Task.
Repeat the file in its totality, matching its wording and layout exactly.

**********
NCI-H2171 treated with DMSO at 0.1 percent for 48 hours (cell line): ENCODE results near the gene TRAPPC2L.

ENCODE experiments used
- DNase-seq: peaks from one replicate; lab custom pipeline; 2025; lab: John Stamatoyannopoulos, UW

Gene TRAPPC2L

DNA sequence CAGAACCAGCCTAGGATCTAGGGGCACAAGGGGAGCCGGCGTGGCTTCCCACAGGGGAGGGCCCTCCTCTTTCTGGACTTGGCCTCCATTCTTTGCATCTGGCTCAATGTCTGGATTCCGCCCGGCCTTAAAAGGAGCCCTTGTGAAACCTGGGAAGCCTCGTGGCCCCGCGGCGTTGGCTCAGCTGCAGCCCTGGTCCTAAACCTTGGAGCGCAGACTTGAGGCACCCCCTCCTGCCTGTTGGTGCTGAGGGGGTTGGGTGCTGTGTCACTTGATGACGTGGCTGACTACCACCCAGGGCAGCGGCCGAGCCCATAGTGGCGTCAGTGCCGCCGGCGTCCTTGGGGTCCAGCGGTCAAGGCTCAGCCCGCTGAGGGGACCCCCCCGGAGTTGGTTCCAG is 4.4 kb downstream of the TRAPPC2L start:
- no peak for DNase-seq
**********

NCI-H2171 treated with DMSO at 0.1 percent for 48 hours (cell line): ENCODE results near the gene TRAPPC2L.

ENCODE experiments used
- DNase-seq: peaks from one replicate; lab custom pipeline; 2025; lab: John Stamatoyannopoulos, UW

Gene TRAPPC2L

DNA sequence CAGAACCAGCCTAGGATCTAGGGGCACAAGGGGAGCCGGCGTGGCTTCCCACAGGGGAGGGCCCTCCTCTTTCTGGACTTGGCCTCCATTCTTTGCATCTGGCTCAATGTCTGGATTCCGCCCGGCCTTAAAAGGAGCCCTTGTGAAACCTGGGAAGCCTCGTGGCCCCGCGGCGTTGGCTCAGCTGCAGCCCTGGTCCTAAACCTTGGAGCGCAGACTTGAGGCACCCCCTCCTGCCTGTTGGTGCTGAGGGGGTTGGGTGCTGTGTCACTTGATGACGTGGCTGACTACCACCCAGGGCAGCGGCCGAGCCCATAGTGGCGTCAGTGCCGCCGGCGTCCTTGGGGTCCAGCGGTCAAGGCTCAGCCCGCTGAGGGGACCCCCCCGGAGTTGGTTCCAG is 4.4 kb downstream of the TRAPPC2L start:
- no peak for DNase-seq